Sixty-two per cent of Scotland’s voters supported Remain in the referendum which has provided opportunities for the Scottish National Party to further its campaign for independence. The party are in a strong position to do so and this is down to a number of factors.  Firstly, strong, effective leadership which was on display in the immediate aftermath of the referendum. In contrast to other politicians who appeared in a state of shock at the result (including some of the winners), Sturgeon decisively pressed Scotland’s case. This is combined with the party’s straightforward clarity of purpose on the issue of independence, its large, motivated membership and its stunning electoral success in 2015 (when it gained 56 out of 59 Scottish seats). Thus its parliamentary position as the third largest party, which gives it rights in terms of asking questions, organising debates and populating committees, has enabled it to bring its own distinctive arguments to the Brexit debate. It has enabled it to press for a central role for the devolved administrations in negotiations as well as to push another constitutional dimension to the debate in the form of the argument that Brexit requires consent from Holyrood.Ultimately, much of this should be interpreted through the prism of the SNP’s campaign for independence, which underpins arguments that Scottish voters are sovereign and the vote for Remain needs to be ‘respected’. [11]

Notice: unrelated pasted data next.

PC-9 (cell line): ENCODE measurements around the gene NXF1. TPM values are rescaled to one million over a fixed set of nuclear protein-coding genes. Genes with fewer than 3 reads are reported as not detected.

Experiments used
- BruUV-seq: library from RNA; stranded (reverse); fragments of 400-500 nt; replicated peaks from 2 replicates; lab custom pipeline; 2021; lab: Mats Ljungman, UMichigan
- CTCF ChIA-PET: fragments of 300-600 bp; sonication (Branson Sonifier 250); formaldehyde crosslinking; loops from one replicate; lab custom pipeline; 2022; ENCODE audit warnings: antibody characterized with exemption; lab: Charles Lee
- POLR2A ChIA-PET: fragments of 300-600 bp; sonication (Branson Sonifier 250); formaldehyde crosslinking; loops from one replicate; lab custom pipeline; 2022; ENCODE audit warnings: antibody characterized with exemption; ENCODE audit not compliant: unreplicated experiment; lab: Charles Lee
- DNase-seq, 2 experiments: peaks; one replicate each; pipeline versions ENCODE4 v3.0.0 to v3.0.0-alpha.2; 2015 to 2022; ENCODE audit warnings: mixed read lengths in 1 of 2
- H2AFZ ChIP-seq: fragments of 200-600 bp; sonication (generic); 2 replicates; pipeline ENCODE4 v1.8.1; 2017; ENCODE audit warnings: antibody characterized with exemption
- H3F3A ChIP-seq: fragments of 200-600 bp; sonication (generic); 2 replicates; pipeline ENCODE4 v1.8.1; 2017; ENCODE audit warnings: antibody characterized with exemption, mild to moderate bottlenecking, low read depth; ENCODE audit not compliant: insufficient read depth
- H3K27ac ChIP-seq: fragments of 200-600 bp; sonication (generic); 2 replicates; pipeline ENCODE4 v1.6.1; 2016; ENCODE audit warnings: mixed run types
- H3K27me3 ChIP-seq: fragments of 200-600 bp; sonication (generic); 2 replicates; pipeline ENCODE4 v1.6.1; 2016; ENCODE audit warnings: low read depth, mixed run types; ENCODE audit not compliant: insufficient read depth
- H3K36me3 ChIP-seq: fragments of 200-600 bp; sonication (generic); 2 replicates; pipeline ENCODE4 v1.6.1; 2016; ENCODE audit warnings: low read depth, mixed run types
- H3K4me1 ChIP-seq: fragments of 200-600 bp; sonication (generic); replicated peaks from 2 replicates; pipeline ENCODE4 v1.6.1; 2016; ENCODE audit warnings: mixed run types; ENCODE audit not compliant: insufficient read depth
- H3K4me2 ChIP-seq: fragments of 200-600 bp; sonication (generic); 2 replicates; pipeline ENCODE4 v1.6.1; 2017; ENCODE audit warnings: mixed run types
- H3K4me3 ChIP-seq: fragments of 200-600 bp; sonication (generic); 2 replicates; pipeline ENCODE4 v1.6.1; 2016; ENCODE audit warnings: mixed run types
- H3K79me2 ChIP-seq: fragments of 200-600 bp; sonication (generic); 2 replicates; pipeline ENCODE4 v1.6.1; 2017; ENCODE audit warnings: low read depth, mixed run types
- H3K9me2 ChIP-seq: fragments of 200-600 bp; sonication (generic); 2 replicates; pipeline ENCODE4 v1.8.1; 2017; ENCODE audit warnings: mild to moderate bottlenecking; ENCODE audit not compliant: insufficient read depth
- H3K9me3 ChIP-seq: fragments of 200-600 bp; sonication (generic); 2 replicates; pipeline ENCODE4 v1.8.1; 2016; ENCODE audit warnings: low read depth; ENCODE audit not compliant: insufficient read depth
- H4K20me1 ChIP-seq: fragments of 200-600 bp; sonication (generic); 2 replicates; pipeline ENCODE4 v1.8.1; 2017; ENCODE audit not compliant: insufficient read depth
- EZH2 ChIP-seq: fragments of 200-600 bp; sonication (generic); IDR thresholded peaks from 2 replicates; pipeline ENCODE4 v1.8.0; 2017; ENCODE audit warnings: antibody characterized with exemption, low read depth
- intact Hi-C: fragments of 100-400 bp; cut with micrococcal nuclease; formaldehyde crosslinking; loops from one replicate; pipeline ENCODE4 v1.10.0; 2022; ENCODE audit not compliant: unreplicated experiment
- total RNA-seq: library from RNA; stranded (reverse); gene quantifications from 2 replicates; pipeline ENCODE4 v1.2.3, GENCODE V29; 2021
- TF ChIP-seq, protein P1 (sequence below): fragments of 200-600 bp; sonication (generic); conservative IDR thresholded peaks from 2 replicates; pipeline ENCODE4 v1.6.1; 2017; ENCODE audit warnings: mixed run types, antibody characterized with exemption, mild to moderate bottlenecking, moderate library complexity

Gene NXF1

Although the huge difference in support for European Union membership in Scotland might appear to make another referendum on independence inevitable, it is notable that the party has been reticent about committing to this and a key question for the SNP is the extent to which Scottish voters would be willing to sacrifice a 300-year-old union with England and Wales for a European one. The SNP, in short are in a delicate position between the electorate and its membership and so the ‘threat’ of a second referendum is a weapon that has to be handled carefully.  Support for independence does not seem to have grown dramatically, if at all, since the referendum, and the party will not want to initiate one if it is unlikely to win. Furthermore, polling suggests that most Scots would prefer not to have a second referendum for now at least.[12] At the same time, however, those who identify as SNP voters are overwhelmingly in favour of independence and need to be kept happy too. So far, the SNP has proved adept at maintaining the balance between these two and continuing to get the balance right is likely deliver continued and sustainable success for the SNP.

Conclusion